World’s smallest 3D-printed wine glass has a rim smaller than hair

The object was produced with a new 3D-printing method.
Loukia Papadopoulos
The world’s smallest 3D-printed wineglass (left) and an optical resonator.jpg
The world’s smallest 3D-printed wineglass (left) and an optical resonator.


The world’s smallest wine glass with a rim tinier than the width of a human hair has been 3D printed at the KTH Royal Institute of Technology in Stockholm.

This is according to a press release by the organization published  on Tuesday.

If you are wondering who could drink from such a glass, it should be noted that the object was printed to demonstrate a new simplified technique for creating silica glass structures for various applications.

KTH Professor Frank Niklaus noted that the new technique surmounts previous 3D-printed-related complications, including the need for thermal treatment when producing essential silica glass components.

As such, it can be “used for customized lenses for medical machinery that perform minimally invasive surgery, micro-robots that navigate extreme environments, or filters and couplers for fiber optic networks, to name a few applications.”

Fiber optic filters

The work delivered one of these fiber optic filters, showing that the technique can print devices directly on the tip of an optical fiber as thin as a strand of human hair.

“The backbone of the internet is based on optical fibers made of glass. In those systems, all kinds of filters and couplers are needed that can now be 3D printed by our technique,” said co-author Kristinn Gylfason, an associate professor of Micro- and Nanosystems at KTH. “This opens many new possibilities.”

Even better, the new technique does not require significant energy to 3D print silica glass, which under normal conditions sees materials heated up to several hundred degrees for hours, added the study’s lead author, Po-Han Huang, a doctoral student at KTH.

 “The advantage of our method is there’s no need for thermal treatment, and the glass can withstand extreme heat in applications.”

The result is a method to produce silica glass using readily available commercial materials.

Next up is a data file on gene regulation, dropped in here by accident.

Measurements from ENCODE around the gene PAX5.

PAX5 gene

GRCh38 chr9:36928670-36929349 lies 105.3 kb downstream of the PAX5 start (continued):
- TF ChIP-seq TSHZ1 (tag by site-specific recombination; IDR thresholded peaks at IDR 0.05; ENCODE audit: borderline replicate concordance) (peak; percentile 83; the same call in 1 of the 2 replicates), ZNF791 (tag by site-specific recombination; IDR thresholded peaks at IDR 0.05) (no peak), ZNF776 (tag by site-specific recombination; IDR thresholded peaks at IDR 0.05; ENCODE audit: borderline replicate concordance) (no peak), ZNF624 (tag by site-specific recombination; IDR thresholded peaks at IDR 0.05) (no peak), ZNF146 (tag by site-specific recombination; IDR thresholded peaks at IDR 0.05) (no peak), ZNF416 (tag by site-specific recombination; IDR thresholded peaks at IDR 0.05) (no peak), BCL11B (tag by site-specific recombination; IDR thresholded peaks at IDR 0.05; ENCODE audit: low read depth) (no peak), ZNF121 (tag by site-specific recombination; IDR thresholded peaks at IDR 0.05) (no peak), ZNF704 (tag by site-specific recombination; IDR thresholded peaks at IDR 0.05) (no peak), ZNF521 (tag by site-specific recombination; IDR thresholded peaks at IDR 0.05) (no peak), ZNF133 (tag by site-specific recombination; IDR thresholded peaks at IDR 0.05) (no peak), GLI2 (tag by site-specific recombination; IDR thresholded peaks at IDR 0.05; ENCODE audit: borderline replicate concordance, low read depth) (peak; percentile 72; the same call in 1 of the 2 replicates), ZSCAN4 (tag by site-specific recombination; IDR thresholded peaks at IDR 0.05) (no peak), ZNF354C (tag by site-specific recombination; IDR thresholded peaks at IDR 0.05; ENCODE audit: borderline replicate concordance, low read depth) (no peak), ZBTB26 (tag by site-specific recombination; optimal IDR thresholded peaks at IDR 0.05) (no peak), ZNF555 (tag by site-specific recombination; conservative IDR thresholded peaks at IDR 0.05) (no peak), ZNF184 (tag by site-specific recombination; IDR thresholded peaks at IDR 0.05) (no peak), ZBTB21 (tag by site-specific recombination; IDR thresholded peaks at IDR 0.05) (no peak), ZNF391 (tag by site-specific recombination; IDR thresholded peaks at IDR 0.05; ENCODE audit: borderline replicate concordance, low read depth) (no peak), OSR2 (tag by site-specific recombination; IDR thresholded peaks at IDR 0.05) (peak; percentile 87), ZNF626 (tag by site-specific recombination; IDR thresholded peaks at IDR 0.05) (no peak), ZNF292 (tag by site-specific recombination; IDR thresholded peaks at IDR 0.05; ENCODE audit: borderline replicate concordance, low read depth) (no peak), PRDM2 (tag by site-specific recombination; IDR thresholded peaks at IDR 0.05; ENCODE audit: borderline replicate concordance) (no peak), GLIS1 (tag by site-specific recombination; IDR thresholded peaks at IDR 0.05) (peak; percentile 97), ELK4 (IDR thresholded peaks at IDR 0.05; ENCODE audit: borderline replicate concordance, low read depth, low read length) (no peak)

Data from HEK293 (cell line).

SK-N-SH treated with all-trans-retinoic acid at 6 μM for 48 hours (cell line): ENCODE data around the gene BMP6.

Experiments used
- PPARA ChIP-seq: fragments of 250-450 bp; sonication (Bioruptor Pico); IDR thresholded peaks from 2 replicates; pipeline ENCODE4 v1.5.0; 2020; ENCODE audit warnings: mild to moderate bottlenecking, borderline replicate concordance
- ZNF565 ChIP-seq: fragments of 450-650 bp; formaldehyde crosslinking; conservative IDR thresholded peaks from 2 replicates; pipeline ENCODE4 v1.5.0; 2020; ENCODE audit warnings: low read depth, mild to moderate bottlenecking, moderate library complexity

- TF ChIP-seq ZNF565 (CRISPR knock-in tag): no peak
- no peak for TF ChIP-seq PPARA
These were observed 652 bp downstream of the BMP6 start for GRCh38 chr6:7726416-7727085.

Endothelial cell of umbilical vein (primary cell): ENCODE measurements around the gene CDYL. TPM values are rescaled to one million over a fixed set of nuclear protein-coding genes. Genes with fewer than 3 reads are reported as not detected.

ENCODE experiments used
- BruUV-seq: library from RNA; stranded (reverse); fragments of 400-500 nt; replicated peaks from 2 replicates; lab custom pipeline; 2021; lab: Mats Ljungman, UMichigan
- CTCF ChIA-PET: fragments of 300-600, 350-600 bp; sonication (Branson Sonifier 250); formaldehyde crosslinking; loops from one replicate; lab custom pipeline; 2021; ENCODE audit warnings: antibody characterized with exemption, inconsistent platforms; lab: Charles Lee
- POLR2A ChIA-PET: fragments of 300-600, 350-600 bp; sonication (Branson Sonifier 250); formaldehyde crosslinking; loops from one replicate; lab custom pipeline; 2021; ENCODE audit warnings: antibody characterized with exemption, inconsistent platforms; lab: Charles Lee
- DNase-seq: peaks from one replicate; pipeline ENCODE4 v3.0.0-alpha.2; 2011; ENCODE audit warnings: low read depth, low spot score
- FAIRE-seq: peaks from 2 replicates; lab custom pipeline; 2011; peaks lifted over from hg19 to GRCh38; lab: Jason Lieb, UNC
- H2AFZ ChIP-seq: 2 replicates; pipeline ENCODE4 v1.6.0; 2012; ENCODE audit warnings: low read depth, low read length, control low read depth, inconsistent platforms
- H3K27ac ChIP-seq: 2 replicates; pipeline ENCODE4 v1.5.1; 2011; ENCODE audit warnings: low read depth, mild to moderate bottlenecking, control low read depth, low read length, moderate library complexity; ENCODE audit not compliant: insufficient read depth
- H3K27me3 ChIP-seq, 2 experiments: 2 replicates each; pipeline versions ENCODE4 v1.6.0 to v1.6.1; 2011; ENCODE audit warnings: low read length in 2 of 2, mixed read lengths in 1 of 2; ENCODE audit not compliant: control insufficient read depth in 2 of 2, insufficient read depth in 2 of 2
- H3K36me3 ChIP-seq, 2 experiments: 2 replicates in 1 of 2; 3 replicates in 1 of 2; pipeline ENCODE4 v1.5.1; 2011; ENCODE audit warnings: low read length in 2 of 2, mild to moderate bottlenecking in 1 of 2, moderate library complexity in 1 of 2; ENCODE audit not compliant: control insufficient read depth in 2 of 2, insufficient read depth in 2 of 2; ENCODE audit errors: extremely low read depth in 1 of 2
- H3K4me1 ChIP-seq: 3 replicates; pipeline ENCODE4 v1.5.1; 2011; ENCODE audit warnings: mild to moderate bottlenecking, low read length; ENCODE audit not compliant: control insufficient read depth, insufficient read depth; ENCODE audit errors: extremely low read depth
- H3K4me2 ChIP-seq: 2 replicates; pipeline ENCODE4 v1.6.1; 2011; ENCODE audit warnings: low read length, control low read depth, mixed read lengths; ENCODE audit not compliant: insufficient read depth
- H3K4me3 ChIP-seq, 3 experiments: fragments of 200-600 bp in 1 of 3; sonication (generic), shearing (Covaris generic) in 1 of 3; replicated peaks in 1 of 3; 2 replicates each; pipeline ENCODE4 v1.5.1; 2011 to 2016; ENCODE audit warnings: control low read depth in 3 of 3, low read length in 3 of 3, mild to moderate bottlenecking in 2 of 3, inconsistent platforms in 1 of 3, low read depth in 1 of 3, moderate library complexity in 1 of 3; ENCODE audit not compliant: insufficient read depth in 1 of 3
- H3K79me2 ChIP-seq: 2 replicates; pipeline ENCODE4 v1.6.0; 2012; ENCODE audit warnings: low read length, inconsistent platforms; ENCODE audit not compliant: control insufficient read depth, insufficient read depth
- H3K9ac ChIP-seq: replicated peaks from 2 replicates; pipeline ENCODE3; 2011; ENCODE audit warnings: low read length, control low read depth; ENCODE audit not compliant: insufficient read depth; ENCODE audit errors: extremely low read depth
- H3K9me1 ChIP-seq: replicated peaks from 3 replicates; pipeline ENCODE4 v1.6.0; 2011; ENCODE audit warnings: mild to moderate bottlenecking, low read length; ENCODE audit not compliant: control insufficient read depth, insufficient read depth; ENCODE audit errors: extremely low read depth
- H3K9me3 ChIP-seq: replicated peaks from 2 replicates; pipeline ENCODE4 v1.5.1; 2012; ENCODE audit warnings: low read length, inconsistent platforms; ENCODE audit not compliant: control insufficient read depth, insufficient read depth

The researcher also explained that eliminating the need for thermal treatment allows the technique to be used widely in various application scenarios.

 “The concerns when integrating 3D printing methods are usually different for different applications. Even though optimization of our method is still required for different applications, we believe our method presents an important and necessary breakthrough for 3D glass printing to be used in practical scenarios,” he said.

The only question remains whether the wine glass is the world’s smallest. According to the researchers, it is.

“Definitely nobody has 3D printed a wine glass that consists of glass as-printed,” Niklaus concluded in the statement.

The study is published in Nature Communications.

Study abstract:

Silica glass is a high-performance material used in many applications such as lenses, glassware, and fibers. However, modern additive manufacturing of micro-scale silica glass structures requires sintering of 3D-printed silica-nanoparticle-loaded composites at ~1200 °C, which causes substantial structural shrinkage and limits the choice of substrate materials. Here, 3D printing of solid silica glass with sub-micrometer resolution is demonstrated without the need of a sintering step. This is achieved by locally crosslinking hydrogen silsesquioxane to silica glass using nonlinear absorption of sub-picosecond laser pulses. The as-printed glass is optically transparent but shows a high ratio of 4-membered silicon-oxygen rings and photoluminescence. Optional annealing at 900 °C makes the glass indistinguishable from fused silica. The utility of the approach is demonstrated by 3D printing an optical microtoroid resonator, a luminescence source, and a suspended plate on an optical-fiber tip. This approach enables promising applications in fields such as photonics, medicine, and quantum-optics.

Add Interesting Engineering to your Google News feed.
Add Interesting Engineering to your Google News feed.
message circleSHOW COMMENT (1)chevron
Job Board